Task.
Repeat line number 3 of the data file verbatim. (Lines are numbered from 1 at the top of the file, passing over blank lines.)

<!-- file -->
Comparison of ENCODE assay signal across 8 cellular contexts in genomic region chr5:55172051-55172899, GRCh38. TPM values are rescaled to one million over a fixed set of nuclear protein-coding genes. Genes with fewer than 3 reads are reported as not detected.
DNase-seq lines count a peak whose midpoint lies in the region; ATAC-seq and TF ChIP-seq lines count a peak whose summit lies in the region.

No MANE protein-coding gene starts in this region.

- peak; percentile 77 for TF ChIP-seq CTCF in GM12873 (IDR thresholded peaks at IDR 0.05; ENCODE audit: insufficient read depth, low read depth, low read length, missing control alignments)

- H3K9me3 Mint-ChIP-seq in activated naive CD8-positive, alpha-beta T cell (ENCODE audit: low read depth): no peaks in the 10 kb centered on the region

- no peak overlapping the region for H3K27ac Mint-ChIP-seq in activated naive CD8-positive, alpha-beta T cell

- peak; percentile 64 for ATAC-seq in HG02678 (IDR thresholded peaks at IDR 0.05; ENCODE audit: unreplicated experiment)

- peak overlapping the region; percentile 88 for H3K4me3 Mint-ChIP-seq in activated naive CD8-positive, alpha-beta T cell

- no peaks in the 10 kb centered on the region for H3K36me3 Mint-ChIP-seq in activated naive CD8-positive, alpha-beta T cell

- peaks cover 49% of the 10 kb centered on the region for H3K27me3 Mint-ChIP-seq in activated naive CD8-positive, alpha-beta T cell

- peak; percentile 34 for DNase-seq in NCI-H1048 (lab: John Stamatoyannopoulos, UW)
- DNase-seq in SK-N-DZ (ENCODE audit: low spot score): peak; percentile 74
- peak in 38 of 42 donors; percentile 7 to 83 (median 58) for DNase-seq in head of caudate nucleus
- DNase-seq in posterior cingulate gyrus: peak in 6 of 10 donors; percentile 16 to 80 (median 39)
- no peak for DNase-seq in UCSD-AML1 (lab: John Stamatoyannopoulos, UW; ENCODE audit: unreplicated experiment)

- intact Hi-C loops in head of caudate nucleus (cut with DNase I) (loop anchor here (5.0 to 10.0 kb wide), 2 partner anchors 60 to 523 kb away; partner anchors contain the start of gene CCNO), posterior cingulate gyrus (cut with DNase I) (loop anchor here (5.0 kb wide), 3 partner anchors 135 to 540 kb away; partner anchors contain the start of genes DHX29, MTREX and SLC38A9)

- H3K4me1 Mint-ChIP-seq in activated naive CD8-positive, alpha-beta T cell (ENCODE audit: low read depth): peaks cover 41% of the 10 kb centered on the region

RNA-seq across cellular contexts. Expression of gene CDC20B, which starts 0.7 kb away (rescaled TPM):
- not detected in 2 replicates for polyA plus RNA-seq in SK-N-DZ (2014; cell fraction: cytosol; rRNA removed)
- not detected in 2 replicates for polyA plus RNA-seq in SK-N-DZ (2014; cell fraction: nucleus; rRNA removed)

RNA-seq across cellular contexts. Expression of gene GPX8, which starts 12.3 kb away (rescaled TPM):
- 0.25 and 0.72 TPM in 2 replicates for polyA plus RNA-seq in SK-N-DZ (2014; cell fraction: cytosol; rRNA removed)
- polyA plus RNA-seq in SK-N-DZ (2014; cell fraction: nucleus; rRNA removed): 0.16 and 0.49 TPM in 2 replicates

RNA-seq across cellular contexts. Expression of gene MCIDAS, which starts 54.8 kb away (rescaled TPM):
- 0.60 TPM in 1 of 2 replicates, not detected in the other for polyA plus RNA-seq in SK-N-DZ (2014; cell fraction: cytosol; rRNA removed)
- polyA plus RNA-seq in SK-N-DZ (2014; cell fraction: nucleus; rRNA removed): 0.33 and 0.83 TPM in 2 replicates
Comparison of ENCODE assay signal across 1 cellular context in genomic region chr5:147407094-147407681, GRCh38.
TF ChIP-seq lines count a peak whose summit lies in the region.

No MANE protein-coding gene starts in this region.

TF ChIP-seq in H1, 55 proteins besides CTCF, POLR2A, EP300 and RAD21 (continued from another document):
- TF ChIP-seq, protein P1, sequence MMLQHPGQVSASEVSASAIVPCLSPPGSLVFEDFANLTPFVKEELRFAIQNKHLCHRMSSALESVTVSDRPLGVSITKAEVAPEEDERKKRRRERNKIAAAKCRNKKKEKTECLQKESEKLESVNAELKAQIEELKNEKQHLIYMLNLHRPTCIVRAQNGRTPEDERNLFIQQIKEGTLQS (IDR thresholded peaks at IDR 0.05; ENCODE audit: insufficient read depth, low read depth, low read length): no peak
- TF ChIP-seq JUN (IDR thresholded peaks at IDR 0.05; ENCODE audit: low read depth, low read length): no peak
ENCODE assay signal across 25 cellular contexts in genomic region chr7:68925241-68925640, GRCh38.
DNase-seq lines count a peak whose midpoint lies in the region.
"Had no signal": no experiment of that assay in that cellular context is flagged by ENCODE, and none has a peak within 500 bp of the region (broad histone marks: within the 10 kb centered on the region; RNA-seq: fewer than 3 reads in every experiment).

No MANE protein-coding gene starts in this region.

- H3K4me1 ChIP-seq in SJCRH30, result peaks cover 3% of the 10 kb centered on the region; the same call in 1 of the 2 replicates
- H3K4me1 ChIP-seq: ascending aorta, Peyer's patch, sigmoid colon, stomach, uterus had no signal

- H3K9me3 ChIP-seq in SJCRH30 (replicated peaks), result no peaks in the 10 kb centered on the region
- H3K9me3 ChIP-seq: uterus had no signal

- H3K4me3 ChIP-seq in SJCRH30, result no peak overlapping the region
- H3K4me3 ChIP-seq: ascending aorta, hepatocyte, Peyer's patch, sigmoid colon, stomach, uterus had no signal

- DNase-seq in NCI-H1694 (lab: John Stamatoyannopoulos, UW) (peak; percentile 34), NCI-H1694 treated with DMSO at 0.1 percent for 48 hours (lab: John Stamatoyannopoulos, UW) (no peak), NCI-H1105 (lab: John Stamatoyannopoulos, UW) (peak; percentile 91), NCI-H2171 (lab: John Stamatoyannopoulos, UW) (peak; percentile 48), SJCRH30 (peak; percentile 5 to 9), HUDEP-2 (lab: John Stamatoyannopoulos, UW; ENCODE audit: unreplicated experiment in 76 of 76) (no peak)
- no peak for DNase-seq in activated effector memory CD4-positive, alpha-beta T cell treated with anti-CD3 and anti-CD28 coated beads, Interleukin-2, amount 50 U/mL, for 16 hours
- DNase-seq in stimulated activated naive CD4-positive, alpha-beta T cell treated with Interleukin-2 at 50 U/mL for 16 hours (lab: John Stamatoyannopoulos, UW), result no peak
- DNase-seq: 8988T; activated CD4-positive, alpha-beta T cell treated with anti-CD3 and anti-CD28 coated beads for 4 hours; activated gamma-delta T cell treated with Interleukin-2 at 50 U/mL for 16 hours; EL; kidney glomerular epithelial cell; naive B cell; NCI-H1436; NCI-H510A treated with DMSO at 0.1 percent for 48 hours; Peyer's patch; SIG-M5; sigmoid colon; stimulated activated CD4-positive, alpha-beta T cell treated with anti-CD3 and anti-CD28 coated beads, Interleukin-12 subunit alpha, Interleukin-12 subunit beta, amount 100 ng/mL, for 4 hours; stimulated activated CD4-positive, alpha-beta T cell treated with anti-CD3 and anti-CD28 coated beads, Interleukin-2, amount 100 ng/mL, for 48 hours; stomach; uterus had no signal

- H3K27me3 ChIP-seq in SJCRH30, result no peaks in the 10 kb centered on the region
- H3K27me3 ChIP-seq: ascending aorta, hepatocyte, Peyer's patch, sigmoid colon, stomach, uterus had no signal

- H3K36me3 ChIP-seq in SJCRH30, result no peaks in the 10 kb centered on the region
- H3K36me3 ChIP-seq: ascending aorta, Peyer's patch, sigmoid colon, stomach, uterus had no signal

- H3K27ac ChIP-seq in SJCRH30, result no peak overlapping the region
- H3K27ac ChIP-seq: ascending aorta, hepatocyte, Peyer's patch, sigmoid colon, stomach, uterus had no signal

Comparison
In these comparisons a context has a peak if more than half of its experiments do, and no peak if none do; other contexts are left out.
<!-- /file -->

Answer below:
No MANE protein-coding gene starts in this region.